With the development of surgical instruments and surgical techniques, PELD has gradually become one of the mainstream operations for the treatment of lumbar disc herniation. In patients with lumbar degenerative disease, the nerve root outlet is often narrowed due to reduced disc height, osteoarthritic changes in the facet joints, cephalad subluxation of the SAP. Therefore, most of these patients are associated with foraminal stenosis. In this study, foraminal stenosis was defined as “4mm or less for the posterior disc height and 15 mm or less for the foraminal height , and distance between posterior edge of the disc and ventral aspect of the facet joint was less than 8 mm ”. For patients with foraminal stenosis, the diameter of the foraminal is often smaller than that of the diameter of our surgical endoscope. If the cannula is inserted into the narrow orifice, the cannula may compress the existing nerve root and cause postoperative dysesthesia. To prevent this complication, foraminal plasty is a routine procedure.
Hoogland et al. [12, 21, 22] established the existing TESSYS system, which is a technique for enlarging foramen by using staged reamers. The PELD technique has a very steep learning curve , and likewise the TESSYS technique has a very steep learning curve [23, 24]. Different from the YESS technique proposed by Yeung in 2002 , the TESSYS technique follows an "outside-in" approach, in which the disc herniation into the spinal canal is removed directly under the endoscope through an enlarged foramen. The decompression process looks directly into the nerve root. However, foraminal plasty should not be performed in the same way for different foraminal sites, and the desired foraminal procedure should be performed for each patient. In addition, there are disadvantages such as instability in the direction of the reamer when using it, such as improper operation, and the risk that the reamers may touch the soft tissue, dura and nerve roots at the edge of the foramina and cause unnecessary injury.
The intervertebral foramen and its adjacent area are the main areas of our surgical operation. However, there are a large number of ligaments and vessels in this area. Surgeons usually pay attention to whether the nerve root is hurt during the operation, thus neglecting the protection of blood vessels and ligaments. An anatomical study shows that, a large number of ligaments exist inside and outside the intervertebral foramen . In these ligament spaces, there are many nerve branches and blood vessel branches. The traditional TESSTYS technology is to constantly adjust the angle and depth of the reamer under fluoroscopy. When the reamer reaches the desired position, the intervertebral foramoplasty is completed. But the whole process of this technique is blind, emphasizing the position of the bony and neglecting the protection of nerves, blood vessels and soft tissue. Some studies have shown that dysesthesia may occur after TESSYS surgery due to the irritation of nerve root associated with the approach . Meanwhile, some scholars found that TESSYS was associated with a high probability of nerve root injury . Wang et al. reported that 3 cases of nerve root injury in 207 cases of TF-PELD operation . Another scholar reported a case of destruction of the radicular artery accompanied by the right L4 exiting nerve root during foramen plasty, followed by bleeding .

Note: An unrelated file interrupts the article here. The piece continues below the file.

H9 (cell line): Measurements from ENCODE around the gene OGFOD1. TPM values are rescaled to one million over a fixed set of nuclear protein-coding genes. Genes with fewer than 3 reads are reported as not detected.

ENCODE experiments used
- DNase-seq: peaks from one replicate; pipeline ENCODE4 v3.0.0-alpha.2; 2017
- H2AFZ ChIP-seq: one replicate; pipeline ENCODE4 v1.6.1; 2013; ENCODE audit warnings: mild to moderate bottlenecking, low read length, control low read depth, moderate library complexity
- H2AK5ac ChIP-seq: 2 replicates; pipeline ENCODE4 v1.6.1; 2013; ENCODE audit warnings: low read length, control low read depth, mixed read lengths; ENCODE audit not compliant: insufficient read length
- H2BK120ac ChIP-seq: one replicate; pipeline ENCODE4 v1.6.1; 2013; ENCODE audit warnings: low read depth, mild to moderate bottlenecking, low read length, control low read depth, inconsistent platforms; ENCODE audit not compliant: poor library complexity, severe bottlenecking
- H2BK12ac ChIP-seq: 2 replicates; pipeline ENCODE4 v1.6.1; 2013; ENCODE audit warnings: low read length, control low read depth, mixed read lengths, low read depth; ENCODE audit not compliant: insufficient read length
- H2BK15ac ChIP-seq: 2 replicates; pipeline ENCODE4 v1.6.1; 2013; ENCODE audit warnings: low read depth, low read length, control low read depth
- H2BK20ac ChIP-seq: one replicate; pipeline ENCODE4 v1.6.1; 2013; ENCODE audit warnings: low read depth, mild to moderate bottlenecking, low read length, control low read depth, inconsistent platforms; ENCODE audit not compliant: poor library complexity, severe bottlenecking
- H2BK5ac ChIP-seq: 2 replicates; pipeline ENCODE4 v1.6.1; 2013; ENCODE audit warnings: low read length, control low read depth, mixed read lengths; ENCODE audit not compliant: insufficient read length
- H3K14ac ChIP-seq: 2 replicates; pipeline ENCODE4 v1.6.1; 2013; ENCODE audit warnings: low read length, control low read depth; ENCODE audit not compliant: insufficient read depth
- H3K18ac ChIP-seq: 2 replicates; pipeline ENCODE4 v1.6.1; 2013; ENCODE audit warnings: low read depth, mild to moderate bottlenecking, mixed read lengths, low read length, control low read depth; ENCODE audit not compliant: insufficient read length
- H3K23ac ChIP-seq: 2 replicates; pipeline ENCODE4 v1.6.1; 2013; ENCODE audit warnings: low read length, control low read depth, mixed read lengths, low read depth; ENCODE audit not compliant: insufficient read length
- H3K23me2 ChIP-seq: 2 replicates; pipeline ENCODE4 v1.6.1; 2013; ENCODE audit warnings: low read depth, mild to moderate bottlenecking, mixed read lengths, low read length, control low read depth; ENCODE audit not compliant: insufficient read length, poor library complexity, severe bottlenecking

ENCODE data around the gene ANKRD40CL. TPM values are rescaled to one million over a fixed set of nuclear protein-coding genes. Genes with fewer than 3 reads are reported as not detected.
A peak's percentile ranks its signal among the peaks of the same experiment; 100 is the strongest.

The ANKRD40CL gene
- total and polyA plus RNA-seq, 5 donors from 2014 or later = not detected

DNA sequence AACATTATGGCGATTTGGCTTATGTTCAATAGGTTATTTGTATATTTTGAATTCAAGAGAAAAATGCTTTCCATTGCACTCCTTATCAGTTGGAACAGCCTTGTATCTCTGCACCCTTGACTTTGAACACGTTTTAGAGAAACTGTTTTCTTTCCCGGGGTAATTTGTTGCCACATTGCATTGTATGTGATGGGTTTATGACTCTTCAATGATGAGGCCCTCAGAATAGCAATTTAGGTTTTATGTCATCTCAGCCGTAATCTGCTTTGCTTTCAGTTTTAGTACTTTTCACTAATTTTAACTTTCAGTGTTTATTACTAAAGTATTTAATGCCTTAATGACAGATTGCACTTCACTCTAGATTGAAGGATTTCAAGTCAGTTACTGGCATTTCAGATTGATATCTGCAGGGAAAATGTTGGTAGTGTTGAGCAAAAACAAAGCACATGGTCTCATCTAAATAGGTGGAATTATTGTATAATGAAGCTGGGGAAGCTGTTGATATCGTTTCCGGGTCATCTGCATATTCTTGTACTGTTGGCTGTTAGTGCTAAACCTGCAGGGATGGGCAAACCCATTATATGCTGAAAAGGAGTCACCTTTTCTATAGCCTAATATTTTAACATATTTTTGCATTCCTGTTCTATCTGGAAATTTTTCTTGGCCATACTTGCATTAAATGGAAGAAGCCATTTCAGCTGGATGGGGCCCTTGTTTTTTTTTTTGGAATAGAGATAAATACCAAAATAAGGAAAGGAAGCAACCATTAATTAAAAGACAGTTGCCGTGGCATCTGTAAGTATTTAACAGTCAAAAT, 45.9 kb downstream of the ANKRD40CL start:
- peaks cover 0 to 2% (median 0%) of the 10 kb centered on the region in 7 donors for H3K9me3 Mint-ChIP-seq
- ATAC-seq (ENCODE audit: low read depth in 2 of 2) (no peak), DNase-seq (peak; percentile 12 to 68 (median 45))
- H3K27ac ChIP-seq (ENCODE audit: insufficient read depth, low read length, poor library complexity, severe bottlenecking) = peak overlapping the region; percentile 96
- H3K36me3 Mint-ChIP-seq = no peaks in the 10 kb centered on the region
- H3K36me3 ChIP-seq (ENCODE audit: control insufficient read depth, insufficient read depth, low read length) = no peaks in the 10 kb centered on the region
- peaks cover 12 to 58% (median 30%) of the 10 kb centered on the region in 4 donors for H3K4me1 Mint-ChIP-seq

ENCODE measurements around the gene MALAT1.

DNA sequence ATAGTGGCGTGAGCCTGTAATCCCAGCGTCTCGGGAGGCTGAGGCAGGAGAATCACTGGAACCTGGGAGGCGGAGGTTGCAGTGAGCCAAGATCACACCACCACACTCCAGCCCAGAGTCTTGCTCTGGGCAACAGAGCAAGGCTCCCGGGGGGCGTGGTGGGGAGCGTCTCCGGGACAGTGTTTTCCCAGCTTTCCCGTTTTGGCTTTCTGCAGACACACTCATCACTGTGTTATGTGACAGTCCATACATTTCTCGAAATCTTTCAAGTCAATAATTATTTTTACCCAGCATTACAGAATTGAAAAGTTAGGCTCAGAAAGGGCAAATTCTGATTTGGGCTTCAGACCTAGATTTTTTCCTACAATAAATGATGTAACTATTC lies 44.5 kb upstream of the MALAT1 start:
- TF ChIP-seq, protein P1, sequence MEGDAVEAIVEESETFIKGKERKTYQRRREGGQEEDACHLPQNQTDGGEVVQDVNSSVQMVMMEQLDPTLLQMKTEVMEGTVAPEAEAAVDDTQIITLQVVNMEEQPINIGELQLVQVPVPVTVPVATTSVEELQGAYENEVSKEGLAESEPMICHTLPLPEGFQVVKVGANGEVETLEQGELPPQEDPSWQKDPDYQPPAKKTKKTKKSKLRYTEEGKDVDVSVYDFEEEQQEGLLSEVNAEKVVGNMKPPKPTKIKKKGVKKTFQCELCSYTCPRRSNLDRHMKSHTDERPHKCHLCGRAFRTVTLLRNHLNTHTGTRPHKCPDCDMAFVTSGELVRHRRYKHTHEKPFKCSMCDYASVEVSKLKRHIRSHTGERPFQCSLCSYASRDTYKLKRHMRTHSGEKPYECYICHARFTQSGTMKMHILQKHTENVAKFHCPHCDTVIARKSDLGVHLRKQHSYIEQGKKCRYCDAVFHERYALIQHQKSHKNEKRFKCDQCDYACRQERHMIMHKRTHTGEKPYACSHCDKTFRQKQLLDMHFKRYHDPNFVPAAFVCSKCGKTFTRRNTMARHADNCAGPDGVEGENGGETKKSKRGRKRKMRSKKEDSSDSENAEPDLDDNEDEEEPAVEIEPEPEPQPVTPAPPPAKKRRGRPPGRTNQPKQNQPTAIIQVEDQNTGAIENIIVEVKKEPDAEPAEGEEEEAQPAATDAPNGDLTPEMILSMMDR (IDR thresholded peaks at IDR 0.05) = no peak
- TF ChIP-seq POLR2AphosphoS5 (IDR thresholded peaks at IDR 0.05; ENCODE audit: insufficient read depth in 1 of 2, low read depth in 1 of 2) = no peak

TF-PELD is operated through Kambin triangle, which is considered to be a safe operation . This area is generally thought of as a blank area with no important organization. However, some scholars have found branches of ascending lumbar vein and intervertebral vein in Kambin triangle . Therefore, blind foraminoplasty is dangerous because the inside and outside of the intervertebral foramen are filled with nerves and blood vessels. For these reasons, we proposed a novel visualized foraminoplasty technique.
Like the traditional TESSYS technique, our proposed new visual foramoplasty technique is a more thorough "outside-in" principle. Our puncture site and first placement of the working cannula were completely outside the spinal canal. After the working cannula was placed, the external foraminal vessels, ligaments and other tissues were clearly visible (Fig. 4). Careful dissection of these ligaments and blood vessels during foraminal plasty can achieve further hemostasis and preserve maximum anatomical integrity. Although the PELD procedure itself has the advantage of low blood loss, our surgical approach further reduces blood loss. The exact amount of blood loss cannot be calculated due to the presence of continuous irrigation with normal saline during the operation. Our technique greatly avoids the injury of large blood vessels and minimizes the possibility of postoperative epidural hematoma. The traditional TESSYS technique neglected the protection of soft tissues and blood vessels inside and outside the foramina due to its emphasis on preventing the reamers from entering too deep into the spinal canal through fluoroscopy in the process of foramina, which may increase the possibility of postoperative wound exudation and delay wound healing.